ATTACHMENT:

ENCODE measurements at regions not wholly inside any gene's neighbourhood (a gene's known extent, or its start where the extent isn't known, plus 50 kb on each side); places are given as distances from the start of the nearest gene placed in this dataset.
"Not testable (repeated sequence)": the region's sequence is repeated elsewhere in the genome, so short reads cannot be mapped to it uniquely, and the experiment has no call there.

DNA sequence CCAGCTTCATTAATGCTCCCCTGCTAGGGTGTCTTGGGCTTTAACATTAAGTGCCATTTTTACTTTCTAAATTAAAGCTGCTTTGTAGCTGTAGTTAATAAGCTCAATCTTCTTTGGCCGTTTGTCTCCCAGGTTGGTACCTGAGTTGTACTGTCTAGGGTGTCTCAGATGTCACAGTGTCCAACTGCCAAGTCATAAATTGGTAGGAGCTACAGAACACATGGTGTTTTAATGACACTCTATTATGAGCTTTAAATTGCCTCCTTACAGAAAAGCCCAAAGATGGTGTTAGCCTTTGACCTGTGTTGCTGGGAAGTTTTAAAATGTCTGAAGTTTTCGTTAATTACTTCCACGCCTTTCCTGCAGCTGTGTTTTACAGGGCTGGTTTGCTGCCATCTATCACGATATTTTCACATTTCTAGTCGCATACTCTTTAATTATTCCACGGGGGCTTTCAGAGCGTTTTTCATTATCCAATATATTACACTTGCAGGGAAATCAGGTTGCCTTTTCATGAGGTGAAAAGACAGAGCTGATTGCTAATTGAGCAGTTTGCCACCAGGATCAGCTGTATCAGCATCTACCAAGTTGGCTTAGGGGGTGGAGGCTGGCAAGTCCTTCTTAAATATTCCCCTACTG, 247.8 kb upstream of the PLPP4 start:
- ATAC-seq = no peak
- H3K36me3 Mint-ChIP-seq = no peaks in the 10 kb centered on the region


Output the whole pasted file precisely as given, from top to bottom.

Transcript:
ENCODE measurements at regions not wholly inside any gene's neighbourhood (a gene's known extent, or its start where the extent isn't known, plus 50 kb on each side); places are given as distances from the start of the nearest gene placed in this dataset.
"Not testable (repeated sequence)": the region's sequence is repeated elsewhere in the genome, so short reads cannot be mapped to it uniquely, and the experiment has no call there.

DNA sequence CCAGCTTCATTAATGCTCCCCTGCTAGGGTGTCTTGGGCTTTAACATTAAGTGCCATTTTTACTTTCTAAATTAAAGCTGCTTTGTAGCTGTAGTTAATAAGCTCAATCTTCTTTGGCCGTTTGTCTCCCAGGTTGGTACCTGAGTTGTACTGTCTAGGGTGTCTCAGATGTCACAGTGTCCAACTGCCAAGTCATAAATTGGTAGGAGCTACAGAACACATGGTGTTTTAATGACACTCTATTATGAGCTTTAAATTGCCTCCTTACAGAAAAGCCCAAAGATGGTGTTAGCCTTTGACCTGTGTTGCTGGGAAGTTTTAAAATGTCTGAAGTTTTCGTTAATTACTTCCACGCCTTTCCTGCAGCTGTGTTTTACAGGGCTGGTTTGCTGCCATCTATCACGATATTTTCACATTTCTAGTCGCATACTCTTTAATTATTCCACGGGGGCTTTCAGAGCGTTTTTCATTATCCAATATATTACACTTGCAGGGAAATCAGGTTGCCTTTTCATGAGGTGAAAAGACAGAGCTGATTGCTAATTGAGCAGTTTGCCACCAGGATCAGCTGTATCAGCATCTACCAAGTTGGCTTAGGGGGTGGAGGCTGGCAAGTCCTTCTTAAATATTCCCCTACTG, 247.8 kb upstream of the PLPP4 start:
- ATAC-seq = no peak
- H3K36me3 Mint-ChIP-seq = no peaks in the 10 kb centered on the region